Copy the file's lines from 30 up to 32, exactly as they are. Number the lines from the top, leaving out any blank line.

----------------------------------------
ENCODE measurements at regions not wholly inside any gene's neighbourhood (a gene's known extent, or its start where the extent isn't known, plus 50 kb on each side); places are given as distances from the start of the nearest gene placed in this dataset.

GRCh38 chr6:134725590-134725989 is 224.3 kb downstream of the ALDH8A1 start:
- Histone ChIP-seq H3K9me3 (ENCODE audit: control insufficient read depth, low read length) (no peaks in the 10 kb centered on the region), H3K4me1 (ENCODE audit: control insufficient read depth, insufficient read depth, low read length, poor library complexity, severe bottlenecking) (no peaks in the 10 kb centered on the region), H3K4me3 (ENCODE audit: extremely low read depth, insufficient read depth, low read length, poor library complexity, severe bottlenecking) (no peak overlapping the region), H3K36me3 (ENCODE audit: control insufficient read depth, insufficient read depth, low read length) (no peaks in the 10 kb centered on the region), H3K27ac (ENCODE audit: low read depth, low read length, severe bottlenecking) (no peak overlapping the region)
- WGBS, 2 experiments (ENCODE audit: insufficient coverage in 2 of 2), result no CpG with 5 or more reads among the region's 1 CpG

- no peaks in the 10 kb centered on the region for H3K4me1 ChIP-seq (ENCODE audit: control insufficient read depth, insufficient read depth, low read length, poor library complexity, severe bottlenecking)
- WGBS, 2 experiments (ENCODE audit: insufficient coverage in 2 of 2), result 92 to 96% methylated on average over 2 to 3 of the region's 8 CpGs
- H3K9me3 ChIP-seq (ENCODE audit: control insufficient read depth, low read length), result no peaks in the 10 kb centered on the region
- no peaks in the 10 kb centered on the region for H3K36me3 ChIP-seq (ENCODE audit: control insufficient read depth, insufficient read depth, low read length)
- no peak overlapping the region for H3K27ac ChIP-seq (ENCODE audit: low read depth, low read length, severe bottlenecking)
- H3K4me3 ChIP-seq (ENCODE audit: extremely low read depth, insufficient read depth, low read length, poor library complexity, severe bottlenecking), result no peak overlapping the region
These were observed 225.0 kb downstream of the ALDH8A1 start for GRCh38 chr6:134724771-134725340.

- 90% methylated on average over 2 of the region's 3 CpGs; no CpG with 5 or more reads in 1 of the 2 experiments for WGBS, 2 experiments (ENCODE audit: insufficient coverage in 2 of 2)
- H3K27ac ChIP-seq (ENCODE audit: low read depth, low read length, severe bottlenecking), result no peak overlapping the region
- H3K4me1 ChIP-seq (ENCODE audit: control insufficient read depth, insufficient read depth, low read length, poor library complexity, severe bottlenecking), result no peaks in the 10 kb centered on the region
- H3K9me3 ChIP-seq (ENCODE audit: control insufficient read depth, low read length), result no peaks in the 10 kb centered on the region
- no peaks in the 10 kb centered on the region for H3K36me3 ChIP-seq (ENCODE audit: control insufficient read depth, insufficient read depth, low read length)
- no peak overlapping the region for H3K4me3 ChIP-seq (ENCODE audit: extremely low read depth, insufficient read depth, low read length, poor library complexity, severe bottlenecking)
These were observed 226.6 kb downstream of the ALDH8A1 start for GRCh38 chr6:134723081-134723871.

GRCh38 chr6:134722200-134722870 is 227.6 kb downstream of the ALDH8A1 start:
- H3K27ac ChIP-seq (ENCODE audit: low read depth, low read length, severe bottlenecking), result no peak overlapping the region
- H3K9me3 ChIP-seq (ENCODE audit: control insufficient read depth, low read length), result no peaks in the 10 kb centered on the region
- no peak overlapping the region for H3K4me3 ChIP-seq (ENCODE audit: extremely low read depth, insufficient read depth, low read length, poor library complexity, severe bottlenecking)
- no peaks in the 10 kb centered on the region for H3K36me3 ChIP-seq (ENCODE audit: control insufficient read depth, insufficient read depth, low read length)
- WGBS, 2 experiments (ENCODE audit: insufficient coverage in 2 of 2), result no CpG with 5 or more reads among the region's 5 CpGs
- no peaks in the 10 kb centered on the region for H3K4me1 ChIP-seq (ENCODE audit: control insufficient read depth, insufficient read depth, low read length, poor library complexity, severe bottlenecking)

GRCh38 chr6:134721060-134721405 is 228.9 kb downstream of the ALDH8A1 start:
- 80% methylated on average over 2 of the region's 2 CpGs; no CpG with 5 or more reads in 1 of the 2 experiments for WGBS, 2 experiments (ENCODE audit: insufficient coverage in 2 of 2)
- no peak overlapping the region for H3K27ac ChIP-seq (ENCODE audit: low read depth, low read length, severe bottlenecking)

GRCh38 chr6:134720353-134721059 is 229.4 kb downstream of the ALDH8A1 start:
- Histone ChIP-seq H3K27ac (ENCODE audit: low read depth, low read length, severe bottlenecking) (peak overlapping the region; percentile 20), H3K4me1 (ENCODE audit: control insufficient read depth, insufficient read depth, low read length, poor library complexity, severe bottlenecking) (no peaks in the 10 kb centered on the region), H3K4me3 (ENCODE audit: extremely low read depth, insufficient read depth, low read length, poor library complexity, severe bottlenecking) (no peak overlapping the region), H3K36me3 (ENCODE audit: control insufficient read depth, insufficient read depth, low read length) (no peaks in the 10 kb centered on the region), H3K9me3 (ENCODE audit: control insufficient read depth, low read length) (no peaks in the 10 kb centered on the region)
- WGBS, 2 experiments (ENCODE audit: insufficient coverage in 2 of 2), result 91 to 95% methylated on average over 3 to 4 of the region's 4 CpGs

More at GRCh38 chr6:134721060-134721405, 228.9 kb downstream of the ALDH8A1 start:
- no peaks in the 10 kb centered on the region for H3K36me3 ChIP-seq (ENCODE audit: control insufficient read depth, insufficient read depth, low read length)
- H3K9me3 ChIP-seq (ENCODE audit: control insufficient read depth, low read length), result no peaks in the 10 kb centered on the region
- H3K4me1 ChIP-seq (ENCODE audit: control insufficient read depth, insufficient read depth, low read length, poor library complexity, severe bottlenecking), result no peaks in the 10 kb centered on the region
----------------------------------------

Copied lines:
- Histone ChIP-seq H3K27ac (ENCODE audit: low read depth, low read length, severe bottlenecking) (peak overlapping the region; percentile 20), H3K4me1 (ENCODE audit: control insufficient read depth, insufficient read depth, low read length, poor library complexity, severe bottlenecking) (no peaks in the 10 kb centered on the region), H3K4me3 (ENCODE audit: extremely low read depth, insufficient read depth, low read length, poor library complexity, severe bottlenecking) (no peak overlapping the region), H3K36me3 (ENCODE audit: control insufficient read depth, insufficient read depth, low read length) (no peaks in the 10 kb centered on the region), H3K9me3 (ENCODE audit: control insufficient read depth, low read length) (no peaks in the 10 kb centered on the region)
- WGBS, 2 experiments (ENCODE audit: insufficient coverage in 2 of 2), result 91 to 95% methylated on average over 3 to 4 of the region's 4 CpGs

More at GRCh38 chr6:134721060-134721405, 228.9 kb downstream of the ALDH8A1 start: